Four suspects accused of involvement in the shooting deaths of four people in Northridge agreed Thursday to return to California to face possible charges. | Previously: Northridge shooting suspect was on probation, promised to avoid guns
Ka Pasasouk of Los Angeles and three people accused of being his accessories waived their right to contest extradition during court hearings in Las Vegas, where police say they fled after the killings. | PHOTOS
Los Angeles Police Chief Charlie Beck said he expects them back in L.
During a press conference Thursday, the chief remained tight-lipped about the evidence in the case and the possible motive. But he said detectives don't believe the killings were random, a fact that should give some comfort to the public.
"These were people known to each other. (The shooting) was due to a relationship issue," Beck said. "It was not something a random citizen on the street would have to fear."
The four suspects have not been formally charged by the district attorney, a step that likely will happen shortly after their return. No court dates in California have been scheduled.
The bodies of four people were found early Sunday outside what authorities have described as an illegal boarding house on Devonshire Street.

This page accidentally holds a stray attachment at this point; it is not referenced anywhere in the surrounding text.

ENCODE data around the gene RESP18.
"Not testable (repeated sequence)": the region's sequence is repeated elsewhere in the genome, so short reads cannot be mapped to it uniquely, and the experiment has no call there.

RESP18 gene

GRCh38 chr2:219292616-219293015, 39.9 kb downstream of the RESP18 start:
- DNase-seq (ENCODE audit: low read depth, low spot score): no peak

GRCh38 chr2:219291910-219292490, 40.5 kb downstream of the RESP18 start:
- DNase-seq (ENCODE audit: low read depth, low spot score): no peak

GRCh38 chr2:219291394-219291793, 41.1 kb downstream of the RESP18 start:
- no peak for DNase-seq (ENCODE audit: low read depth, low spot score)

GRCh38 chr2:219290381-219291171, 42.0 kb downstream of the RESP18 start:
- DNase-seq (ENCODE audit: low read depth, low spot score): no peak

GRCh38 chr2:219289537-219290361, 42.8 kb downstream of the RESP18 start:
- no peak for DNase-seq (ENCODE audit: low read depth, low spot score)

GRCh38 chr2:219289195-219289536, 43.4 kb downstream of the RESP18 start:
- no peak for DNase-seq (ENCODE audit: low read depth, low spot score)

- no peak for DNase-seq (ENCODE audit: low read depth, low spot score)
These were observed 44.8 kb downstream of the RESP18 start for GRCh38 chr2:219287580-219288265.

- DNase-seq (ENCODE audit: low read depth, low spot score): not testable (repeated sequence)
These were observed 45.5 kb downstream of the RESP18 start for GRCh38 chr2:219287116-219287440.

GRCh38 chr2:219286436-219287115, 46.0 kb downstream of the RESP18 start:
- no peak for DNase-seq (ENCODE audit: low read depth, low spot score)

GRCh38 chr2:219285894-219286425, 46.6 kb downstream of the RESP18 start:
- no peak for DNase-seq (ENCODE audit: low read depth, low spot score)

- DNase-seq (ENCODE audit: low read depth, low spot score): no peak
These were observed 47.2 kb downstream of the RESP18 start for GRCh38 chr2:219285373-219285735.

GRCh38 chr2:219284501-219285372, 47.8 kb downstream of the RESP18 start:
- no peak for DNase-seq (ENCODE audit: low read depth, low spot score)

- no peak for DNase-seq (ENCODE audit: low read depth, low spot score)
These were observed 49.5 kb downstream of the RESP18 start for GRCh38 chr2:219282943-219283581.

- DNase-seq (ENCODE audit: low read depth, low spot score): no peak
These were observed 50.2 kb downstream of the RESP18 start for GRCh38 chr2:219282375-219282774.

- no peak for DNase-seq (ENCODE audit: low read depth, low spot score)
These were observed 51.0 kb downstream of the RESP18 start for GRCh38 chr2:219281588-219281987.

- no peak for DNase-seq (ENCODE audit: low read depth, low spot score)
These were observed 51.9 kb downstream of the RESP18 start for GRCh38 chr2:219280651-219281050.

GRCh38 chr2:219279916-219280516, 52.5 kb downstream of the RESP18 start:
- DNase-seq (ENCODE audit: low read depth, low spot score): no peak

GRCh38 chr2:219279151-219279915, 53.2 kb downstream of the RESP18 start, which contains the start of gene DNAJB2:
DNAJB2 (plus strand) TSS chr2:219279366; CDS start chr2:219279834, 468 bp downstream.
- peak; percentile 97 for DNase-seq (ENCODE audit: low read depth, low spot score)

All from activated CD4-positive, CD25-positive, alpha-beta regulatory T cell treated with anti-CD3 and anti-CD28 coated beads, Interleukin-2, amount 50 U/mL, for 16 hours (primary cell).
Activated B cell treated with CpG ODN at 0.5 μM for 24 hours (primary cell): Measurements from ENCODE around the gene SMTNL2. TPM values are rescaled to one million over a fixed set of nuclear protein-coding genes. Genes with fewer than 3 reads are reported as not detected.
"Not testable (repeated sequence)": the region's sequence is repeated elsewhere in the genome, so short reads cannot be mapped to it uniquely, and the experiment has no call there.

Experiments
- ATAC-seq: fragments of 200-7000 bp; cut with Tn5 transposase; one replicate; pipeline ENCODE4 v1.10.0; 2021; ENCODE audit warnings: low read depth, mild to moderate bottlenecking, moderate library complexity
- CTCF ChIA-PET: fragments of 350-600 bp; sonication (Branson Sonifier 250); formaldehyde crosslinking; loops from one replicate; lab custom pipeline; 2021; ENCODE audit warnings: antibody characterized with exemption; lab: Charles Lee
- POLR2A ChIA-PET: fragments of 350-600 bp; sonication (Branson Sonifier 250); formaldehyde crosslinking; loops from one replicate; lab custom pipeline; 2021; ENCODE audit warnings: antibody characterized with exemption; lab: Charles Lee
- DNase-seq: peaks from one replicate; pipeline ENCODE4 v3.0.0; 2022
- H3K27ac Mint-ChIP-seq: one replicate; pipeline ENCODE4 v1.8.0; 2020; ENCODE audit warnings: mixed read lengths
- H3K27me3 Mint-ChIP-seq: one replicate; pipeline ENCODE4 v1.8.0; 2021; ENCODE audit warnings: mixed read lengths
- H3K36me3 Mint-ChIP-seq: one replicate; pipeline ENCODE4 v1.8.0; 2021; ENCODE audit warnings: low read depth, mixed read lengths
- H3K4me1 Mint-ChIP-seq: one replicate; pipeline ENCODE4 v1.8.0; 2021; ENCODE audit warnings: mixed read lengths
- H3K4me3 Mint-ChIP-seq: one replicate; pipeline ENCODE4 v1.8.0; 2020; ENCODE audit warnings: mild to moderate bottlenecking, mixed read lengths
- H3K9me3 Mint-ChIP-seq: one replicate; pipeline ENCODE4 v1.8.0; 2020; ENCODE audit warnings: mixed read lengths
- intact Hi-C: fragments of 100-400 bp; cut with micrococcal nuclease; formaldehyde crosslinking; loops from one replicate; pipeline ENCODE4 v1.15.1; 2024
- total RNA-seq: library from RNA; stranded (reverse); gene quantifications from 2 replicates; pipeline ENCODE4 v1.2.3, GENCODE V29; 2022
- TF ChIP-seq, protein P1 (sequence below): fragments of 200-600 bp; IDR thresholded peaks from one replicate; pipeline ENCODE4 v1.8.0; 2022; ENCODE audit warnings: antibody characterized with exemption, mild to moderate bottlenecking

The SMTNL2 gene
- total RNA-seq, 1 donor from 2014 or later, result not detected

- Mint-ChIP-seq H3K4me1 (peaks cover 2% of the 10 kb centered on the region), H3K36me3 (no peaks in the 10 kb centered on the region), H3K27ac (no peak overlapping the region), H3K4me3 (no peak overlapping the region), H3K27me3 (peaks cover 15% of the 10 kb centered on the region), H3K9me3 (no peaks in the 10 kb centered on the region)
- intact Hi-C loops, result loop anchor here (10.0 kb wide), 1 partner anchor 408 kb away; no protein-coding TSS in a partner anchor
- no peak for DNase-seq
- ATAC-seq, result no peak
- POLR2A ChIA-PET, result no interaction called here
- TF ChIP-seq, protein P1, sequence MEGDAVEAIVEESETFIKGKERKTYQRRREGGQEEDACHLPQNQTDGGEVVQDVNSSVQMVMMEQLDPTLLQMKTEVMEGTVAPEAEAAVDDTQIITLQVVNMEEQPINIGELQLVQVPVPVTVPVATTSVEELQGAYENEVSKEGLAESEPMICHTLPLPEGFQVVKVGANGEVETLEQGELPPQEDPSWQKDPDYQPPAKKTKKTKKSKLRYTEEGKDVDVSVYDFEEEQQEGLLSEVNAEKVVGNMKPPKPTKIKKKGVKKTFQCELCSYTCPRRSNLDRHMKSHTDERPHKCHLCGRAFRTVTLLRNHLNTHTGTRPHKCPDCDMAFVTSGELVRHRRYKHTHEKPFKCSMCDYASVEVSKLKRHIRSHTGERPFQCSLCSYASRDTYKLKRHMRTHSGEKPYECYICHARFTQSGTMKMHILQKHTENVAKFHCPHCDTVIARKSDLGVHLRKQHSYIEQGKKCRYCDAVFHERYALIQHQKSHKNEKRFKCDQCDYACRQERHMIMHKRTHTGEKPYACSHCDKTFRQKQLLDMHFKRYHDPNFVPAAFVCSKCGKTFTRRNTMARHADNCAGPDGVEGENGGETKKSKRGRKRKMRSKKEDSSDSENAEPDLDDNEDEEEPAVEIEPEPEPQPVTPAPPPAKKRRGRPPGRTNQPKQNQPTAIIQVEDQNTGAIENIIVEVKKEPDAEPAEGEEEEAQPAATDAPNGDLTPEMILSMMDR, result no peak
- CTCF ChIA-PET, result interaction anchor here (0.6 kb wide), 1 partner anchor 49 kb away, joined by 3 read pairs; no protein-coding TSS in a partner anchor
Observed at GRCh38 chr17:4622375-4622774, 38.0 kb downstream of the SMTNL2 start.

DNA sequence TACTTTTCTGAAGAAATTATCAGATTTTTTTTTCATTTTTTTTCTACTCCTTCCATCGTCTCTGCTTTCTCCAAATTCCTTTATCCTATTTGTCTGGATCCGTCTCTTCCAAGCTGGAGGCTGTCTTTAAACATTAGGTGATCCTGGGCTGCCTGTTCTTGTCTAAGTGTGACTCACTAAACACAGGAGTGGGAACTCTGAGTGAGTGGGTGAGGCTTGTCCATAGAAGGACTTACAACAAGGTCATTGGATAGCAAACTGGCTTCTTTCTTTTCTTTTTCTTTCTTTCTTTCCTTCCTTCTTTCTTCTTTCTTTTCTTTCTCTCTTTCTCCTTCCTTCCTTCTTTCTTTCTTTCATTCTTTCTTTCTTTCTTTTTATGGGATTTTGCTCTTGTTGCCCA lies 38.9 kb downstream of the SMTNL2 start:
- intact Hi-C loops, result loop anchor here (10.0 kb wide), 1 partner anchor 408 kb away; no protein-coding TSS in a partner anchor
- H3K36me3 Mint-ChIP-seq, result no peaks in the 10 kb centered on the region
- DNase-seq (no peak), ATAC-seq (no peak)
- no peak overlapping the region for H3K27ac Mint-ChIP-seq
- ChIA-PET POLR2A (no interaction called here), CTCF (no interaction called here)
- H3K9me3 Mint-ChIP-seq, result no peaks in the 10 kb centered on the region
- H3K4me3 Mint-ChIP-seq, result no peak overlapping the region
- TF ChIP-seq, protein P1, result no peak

The victims have been identified as Amanda Ghossein, 24, of Monterey Park; Jennifer Kim, 26, of Montebello; Robert Calabia, 34, of Eagle Rock; and Teofilo "JoJo" Navales, 49, of Castaic.
Just a day after the killings, detectives tracked the four suspects to the Silverton Casino Hotel in Vegas, where they were arrested Monday. Beck called the detective work "brilliant."
Pasasouk, 31, was arrested on suspicion of murder.
Alcantara also is suspected of robbery, Beck said, though what connection the robbery has to the killings is unclear.
Pasasouk has several criminal convictions, including robbery and multiple auto theft charges. In September, he pleaded no contest to a methamphetamine possession charge and a judge put him on probation and ordered him to get drug treatment.
At the time, Pasasouk was already under the supervision of county probation officials for his prior crimes, rather than the state, because of California's "realignment" program.
He failed to check in with his county probation agent for seven months this year. And following his new arrest and plea on the meth charge, he missed a court date in November.
But the judge allowed him to remain free and on probation when he showed up belatedly to court that day.
County probation officials said they were preparing an arrest warrant for Pasasouk, whom they called an "absconder" from his probation requirements when the Northridge killings took place.
On Thursday, Beck was asked whether Pasasouk would have been behind bars if not for realignment. He said there was no way to know.
"He certainly would have had an increased level of scrutiny via probation or parole absent AB 109," Beck said, referring to the law that set realignment in motion.
The Associated Press contributed to this report.